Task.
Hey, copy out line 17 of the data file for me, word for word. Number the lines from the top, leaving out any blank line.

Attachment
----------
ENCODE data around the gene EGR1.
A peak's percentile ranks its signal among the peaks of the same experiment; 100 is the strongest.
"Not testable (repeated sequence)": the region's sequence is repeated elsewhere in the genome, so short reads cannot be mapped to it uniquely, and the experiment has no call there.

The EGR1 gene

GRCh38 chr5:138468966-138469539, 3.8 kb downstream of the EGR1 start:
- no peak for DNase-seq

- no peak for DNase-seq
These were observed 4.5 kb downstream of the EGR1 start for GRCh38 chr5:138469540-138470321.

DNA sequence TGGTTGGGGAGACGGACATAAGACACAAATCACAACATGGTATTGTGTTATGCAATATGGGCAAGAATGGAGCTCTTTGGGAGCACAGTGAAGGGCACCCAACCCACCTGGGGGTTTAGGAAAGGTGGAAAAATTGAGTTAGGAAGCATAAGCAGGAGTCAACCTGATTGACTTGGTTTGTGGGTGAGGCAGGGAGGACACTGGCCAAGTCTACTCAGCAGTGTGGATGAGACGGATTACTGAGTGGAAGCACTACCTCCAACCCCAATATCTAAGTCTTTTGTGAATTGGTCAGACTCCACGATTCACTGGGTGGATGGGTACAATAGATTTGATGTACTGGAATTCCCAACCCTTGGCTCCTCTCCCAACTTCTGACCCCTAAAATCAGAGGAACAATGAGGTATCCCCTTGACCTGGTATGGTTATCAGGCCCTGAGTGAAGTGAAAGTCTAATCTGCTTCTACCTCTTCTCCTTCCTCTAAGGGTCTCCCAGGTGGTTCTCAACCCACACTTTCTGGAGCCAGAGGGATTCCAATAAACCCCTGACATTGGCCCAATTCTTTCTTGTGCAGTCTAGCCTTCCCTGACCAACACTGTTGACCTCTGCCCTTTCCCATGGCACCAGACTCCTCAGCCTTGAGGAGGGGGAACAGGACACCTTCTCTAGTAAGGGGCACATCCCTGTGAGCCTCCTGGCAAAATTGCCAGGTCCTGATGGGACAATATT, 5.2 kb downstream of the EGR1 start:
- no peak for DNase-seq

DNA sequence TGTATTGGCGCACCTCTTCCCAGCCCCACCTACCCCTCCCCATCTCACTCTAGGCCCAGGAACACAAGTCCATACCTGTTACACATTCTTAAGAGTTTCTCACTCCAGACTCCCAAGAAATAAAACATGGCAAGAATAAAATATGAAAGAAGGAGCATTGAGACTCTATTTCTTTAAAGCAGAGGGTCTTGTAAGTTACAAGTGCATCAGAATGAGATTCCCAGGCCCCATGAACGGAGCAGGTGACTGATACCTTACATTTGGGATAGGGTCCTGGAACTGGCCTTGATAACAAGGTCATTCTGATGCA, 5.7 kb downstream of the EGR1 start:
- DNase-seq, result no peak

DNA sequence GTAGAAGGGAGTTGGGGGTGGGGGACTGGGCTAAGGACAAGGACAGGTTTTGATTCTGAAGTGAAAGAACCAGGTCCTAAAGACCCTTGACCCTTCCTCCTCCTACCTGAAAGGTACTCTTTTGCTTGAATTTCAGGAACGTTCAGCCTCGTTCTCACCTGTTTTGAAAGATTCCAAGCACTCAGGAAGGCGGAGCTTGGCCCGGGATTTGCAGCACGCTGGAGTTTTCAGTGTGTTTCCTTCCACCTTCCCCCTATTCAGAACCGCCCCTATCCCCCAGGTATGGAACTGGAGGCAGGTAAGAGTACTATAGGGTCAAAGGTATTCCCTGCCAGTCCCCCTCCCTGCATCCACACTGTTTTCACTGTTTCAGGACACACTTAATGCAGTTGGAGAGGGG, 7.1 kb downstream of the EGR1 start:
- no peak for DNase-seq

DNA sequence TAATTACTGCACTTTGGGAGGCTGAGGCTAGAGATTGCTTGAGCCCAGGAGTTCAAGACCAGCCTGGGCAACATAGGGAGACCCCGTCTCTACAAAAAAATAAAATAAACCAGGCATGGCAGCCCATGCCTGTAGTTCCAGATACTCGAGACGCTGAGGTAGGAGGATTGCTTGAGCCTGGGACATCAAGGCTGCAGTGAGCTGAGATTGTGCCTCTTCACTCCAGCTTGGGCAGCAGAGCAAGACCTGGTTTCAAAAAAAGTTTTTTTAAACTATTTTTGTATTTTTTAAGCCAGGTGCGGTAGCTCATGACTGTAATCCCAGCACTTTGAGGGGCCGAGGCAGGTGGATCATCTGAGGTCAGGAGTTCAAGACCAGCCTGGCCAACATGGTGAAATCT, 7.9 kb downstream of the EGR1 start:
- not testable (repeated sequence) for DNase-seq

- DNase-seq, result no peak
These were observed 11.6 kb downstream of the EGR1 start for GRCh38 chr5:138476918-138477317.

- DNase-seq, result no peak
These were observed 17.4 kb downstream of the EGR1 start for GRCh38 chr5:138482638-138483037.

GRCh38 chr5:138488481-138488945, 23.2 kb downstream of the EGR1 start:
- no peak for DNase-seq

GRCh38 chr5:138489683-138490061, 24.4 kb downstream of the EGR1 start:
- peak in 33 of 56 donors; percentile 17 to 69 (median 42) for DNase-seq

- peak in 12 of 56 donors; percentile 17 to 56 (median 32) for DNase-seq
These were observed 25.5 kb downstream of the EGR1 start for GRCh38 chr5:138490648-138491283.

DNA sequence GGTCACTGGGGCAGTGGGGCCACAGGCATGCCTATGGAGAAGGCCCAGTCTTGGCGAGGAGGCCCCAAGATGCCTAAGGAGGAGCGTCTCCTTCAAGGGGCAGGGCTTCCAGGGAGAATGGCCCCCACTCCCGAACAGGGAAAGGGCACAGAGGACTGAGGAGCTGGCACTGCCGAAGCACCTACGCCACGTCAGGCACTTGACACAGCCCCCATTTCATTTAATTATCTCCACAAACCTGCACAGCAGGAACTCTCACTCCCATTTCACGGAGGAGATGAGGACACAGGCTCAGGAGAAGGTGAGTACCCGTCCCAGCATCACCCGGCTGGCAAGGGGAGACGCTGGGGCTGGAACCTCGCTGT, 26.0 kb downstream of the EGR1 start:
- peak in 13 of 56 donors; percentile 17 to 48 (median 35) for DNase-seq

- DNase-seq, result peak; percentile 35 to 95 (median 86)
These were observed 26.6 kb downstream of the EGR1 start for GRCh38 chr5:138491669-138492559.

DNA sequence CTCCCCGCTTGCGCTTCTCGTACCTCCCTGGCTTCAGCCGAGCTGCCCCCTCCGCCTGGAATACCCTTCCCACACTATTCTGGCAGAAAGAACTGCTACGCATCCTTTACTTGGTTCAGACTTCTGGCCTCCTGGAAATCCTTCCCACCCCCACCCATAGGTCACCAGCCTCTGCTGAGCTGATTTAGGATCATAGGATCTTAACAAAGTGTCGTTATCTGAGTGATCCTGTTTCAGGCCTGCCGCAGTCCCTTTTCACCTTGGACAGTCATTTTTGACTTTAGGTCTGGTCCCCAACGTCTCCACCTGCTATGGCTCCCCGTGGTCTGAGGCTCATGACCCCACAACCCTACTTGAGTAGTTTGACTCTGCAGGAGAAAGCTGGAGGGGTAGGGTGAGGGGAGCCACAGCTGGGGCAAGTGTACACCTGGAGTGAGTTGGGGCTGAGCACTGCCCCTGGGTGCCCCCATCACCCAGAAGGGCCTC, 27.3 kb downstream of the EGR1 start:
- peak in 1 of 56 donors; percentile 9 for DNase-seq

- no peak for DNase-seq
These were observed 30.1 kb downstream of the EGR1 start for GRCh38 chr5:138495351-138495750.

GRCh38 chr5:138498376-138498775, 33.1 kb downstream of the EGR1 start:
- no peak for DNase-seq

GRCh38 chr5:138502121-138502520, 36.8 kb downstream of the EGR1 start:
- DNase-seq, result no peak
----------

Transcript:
- DNase-seq, result no peak